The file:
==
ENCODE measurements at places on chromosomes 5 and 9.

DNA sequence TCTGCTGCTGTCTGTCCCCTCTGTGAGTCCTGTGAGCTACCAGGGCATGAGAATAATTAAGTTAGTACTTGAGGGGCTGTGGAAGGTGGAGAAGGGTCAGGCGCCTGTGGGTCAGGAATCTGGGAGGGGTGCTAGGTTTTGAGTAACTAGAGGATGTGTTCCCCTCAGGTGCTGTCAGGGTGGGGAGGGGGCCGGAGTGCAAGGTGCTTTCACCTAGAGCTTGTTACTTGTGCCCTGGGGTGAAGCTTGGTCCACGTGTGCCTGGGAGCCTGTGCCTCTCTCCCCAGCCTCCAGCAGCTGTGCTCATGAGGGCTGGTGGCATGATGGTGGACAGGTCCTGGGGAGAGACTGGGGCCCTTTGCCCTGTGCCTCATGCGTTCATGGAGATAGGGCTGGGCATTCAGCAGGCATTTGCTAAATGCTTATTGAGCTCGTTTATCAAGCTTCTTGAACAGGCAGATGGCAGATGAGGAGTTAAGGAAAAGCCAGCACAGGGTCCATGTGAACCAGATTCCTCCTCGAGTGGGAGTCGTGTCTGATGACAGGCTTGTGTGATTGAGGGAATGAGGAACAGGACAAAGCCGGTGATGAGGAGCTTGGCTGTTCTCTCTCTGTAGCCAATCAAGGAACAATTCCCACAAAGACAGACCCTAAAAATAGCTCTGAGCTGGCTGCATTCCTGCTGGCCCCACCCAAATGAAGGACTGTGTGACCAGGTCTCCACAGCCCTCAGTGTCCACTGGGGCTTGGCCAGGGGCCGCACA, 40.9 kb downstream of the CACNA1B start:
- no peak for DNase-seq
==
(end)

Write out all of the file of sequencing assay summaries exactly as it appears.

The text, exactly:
ENCODE measurements at places on chromosomes 5 and 9.

DNA sequence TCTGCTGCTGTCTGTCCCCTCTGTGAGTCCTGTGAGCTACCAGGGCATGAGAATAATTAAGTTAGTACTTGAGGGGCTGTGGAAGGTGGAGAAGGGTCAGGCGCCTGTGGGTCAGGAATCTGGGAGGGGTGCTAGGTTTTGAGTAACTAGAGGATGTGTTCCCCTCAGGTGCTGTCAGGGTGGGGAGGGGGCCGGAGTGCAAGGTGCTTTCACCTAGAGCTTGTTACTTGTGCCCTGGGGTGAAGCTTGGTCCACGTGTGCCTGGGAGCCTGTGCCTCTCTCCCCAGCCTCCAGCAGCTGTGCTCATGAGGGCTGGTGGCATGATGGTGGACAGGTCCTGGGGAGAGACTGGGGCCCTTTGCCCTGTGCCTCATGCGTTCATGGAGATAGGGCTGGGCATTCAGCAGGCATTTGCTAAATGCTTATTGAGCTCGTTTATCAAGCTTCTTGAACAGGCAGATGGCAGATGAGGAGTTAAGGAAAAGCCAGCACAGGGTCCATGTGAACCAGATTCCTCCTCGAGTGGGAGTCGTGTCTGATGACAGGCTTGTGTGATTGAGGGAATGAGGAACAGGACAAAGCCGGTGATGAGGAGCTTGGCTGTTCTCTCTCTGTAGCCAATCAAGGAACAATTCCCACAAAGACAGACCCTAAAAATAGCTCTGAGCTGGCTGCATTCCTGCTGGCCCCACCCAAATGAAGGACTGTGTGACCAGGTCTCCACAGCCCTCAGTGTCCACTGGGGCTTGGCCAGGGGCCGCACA, 40.9 kb downstream of the CACNA1B start:
- no peak for DNase-seq